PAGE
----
If you're caught up in worry, the labelling or noting will likely be more focused on thinking. You could be more specific and categorize the mental processes too if you'd like, for example; worrying, planning, catastrophizing, feeling sad, feeling anxious, etc. After you note what's happening, take a nice deep breath in and out, and come back to whatever you're doing in that moment. It's important to maintain a nonjudgmental attitude towards whatever is arising. If you notice judgement coming up, simply note that as well.
Label/note mental processes that are happening (thinking, worrying, planning etc.)
Take a deep breath and come back to the present moment
Maintain a nonjudgmental, kind attitude towards your experience.
Noting Practice For Stickier Thoughts
Sometimes the thoughts are extra sticky and it can be helpful to have an additional tool in your back pocket. When this happens I like to draw upon this exercise that I was first introduced to from psychologist Russ Harris. We'll be practicing acceptance again, and creating a little more space for our thought to exist in instead of being totally caught up in a cloud of thinking. Pick a thought that's somewhat stressful but not overwhelmingly so, a mild frustration. Walk through the following steps using your thought:
Fuse with your mild frustration, bring this thought to mind and turn up the volume on it for a moment
Now mentally whisper this sentence before your thought "I'm thinking... (insert your thought)"
Take a deep breath and then mentally whisper this sentence before your thought, "I'm having the thought that... (insert your thought)".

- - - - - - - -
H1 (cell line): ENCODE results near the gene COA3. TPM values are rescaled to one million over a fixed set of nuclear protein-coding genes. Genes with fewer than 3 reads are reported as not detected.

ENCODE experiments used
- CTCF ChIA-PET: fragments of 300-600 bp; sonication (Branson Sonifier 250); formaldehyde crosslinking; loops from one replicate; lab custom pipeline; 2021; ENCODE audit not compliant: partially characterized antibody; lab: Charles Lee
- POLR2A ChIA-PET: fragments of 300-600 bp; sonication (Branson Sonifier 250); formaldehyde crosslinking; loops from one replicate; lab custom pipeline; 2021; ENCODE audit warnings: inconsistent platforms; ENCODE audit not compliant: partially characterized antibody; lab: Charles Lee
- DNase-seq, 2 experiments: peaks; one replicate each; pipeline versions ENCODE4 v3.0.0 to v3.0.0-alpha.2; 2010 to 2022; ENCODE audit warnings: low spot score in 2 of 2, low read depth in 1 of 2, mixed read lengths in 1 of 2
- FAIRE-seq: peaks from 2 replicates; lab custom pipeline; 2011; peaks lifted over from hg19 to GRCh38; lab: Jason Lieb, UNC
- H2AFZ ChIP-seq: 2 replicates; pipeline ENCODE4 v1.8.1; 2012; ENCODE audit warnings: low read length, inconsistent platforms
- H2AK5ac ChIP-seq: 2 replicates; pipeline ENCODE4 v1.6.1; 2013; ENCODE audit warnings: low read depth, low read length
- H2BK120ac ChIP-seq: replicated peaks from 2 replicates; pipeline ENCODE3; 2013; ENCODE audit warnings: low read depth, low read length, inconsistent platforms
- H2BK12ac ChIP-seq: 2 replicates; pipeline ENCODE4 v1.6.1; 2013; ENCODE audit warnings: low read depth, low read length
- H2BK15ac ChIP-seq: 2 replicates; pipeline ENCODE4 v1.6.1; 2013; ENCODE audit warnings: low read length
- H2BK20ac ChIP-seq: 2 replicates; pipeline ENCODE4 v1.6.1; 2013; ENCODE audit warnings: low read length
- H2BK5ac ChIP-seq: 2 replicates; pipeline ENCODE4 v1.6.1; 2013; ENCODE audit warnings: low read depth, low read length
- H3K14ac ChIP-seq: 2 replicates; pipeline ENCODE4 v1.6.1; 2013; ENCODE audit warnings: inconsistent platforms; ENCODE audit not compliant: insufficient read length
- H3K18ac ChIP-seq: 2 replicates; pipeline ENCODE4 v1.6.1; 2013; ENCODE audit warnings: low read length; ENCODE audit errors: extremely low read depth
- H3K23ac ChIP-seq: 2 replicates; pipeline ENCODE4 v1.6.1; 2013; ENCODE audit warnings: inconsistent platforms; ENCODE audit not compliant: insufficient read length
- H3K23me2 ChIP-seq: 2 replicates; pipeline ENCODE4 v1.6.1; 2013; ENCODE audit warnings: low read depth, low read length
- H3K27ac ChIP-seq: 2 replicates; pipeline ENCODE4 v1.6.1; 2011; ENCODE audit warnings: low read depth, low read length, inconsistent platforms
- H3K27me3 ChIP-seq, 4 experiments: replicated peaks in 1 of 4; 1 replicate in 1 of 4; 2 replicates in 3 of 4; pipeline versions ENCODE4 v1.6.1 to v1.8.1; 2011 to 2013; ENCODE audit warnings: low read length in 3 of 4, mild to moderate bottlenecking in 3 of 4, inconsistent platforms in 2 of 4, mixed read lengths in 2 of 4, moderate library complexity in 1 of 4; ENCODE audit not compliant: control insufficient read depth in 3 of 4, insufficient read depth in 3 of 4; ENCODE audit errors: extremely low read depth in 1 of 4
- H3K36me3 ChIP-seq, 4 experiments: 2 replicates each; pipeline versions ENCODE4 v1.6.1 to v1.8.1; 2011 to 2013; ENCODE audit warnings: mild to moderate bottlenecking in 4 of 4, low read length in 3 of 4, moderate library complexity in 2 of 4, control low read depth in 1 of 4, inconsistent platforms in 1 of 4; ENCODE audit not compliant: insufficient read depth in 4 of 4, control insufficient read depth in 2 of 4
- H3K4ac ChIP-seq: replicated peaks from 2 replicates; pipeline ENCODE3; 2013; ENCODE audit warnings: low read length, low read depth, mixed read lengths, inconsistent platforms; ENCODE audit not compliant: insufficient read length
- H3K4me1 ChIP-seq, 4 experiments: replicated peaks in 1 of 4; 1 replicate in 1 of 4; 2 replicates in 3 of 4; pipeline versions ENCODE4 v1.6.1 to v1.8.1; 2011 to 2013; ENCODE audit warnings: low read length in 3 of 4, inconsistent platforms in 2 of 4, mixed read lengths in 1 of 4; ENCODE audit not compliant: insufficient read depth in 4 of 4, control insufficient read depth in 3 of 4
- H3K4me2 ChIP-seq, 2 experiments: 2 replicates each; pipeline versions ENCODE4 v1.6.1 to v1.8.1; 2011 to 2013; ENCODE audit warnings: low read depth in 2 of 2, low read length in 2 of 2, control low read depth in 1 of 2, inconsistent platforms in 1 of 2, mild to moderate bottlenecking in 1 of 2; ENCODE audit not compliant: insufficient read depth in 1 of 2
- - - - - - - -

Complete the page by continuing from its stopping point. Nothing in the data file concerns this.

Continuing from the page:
Take another deep breath and mentally whisper this sentence before your thought, "I notice that I'm having the thought that...(insert your thought)".
Take a moment to notice what that felt like. You didn't try to erase your thought, but hopefully you found that you were able to get a bit more space from the frustrating thought as you went through each step. To use this practice on the spot, you don't have to walk through all of these steps. Simply pick one of the three spacious sentences to focus on placing before troubling thoughts and practice with it throughout the day!
How Formal Meditation Can Support Noting Practice
In some forms of meditation, the basic instruction is to note your thoughts and come back to your anchor (oftentimes your breath). Practicing meditation can help train your mind to more easily drop into noting practices on the spot in your day to day life. It can be hard to pick up the practice of noting as a new habit, and meditation can support you in this. Meditation is not necessary for noting practice, but it's definitely a helpful support and may be worth experimenting with if noting resonates with you and you'd like to go further with your practice. Check out this quick 3 minute meditation if you'd like to give meditation a try.
Wishing You Spaciousness & Ease.
I love noting practices, because the instructions are so simple, and applying them takes only a brief moment. I know these practices have been immensely helpful to myself and my clients in our journeys towards learning how to more effectively work with our minds, and I hope you find these tools helpful in unhooking a bit from unhelpful thoughts!